Television personality and columnist Katie Hopkins, who once compared migrants crossing the Mediterranean to cockroaches, has claimed she is the "new Jesus".
Hopkins said: "Jesus had followers. I have 600,000 followers on Twitter. It is about leading the way. There will be a lot of Judases among you but I accept that. I welcome Judas into my heart. I am the new Jesus."
Addressing an audience at the Church and Media Network conference that included Bishop of Buckingham Alan Wilson and many leading theologians, lobbyists and Christian clergy, writers and thinkers, Hopkins described how she was sponsored by the Intelligence Corps at university and did military training at Sandhurst but failed to "pass out" because her medical records disclosed she suffered from epilepsy.
She still has regular night-time seizures, as a result of which her arms have been disclocated from her shoulder sockets 34 times in the last 12 months.
In a Q&A with television personality Torin Douglas, she said she was "Jesus of the outspoken" and planned to write a book that she will call "The Bible of Katie Hopkins".
She attended a convent school as a child where she said she had her left hand tied behind her back to force her to write with her right hand. "That's nuns for you, if we're going to talk about religion. I'm not sure nuns are nice people." She admitted she was angry with religion.
"I went to Sunday school, my mum and dad are Methodist. I find religion to be at the heart of so much conflict. I get angry at religion in the same way people get angry at me."
Hopkins added that she recognised the good that churches can do in the community but repeated criticism of food banks that she has made in the past, "If you give away free food people will always take it". She said: "We are not all equal. If you can't afford to feed your family and own an iPhone, you are stupid."
Hopkins also said she did not regret the things she has said and written, but regrets people's reactions. She did not think she was universally hated, and saw her role as articulating the views people think but do not speak. She said she saw herself as brave, "I'm a pioneer in an age of political correctness."
Hopkins added: "I have never apologised for anything I've said. I find it very disappointing when people apologise. You should have the positive moral attitude to stand by what you say."
She claimed to be a positive role model. "Lots of young girls, women, ladies find it reaffirming that there's someone with a strong view. But I accept there's another 50 per cent who hate my guts."
Earlier this year, Hopkins wrote that she did not care about the plight of refugees who risk their lives to cross the Mediterranean. "Show me pictures of coffins, show me bodies floating in water, play violins and show me skinny people looking sad. I still don't care," she wrote. "Make no mistake, these migrants are like cockroaches. They might look a bit 'Bob Geldof's Ethiopia circa 1984', but they are built to survive a nuclear bomb. They are survivors."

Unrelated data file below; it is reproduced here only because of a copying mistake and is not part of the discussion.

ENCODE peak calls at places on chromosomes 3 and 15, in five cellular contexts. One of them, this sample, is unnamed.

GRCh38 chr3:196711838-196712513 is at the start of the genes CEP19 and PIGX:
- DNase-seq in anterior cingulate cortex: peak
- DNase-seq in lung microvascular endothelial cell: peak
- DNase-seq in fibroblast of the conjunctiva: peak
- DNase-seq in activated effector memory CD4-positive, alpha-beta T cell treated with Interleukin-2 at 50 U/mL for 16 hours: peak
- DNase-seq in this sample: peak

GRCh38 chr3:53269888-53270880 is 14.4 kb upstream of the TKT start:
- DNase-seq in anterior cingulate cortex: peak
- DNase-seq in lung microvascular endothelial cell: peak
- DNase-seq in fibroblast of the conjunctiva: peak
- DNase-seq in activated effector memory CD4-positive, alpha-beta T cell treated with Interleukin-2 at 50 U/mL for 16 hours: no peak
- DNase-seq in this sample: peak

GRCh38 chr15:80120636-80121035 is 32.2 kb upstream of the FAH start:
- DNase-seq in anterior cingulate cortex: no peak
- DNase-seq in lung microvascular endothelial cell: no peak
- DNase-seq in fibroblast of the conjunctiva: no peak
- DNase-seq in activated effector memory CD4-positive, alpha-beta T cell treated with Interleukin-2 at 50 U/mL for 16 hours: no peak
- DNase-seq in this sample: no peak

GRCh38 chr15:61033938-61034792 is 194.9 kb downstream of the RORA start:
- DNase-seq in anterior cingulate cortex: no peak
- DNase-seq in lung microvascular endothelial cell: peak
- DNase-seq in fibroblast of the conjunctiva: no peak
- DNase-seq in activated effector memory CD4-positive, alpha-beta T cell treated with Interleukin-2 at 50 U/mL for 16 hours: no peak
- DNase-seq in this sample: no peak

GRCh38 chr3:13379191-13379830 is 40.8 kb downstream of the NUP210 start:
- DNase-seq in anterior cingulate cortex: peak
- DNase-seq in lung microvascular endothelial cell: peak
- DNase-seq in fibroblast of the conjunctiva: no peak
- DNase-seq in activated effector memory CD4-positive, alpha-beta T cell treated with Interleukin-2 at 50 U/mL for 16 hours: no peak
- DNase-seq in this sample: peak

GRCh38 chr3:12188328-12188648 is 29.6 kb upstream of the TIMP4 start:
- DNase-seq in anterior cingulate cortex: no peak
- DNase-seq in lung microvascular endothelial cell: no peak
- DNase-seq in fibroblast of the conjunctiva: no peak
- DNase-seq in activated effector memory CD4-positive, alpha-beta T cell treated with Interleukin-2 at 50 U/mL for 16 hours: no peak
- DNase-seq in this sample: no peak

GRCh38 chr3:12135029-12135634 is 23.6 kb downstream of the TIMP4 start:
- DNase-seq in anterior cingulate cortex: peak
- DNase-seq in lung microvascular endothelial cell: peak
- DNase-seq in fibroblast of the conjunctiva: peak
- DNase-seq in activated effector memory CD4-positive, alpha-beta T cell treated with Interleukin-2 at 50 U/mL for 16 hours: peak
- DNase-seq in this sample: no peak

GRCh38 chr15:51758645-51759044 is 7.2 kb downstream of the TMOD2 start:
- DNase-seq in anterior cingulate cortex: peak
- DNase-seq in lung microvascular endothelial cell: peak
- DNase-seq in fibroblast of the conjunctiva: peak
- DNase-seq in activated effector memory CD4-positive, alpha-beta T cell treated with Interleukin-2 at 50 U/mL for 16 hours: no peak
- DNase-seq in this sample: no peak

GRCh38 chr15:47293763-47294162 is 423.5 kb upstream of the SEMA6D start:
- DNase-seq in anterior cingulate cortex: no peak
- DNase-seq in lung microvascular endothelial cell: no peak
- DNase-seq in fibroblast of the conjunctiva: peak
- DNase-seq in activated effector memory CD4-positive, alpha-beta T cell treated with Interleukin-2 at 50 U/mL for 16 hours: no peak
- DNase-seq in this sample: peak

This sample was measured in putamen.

Hopkins, who on Twitter @KTHopkins describes herself as: "Gained & lost 3.5 stones proving fat people are lazy. The Apprentice who fired Lord Sugar," recently left the Sun newspaper and is now a columnist for Mail Online.
Bishop Wilson tweeted:
The Rev Rosie Harper tweeted:
#ThemAndUs15 - slightly freaked out by Katie Hopkins saying gross things in a soft 'reasonable' voice— rosie harper (@rosieswiss) October 13, 2015
On behalf of the conference, Andy Walton, who is also a writer with Christian Today, defended the invitation to Katie Hopkins and said there were Biblical precedents. "I don't think Jesus avoided conversations with controversial people. What we're offering here is a conference examining media for Christians and others who work in the media. What we're not doing is having this as a pastoral event. This isn't a safe space - it's a space to explore the burning issues that are facing Christians who work in the media today. We are convinced that for Christians to play a significant role in the media we can't just hide in a holy huddle. We have actually to get involved."
Steve Cox, chair of Church Media Network, said: "We invited Katie Hopkins because our conference was about polarisation. Katie has a way of describing people that is different to many other commentators and is sometimes disparaging, and we wanted to understand why she chooses to do this. She made some points about liberalism, tolerance and acknowledging opposing points of view, and welcomed challenge from our audience about some of the things she has said."
He added: "There had been some discussion in advance about whether other speakers would be happy to share a dressing room with her but on the day we used one green room for all our speakers, and it worked out well."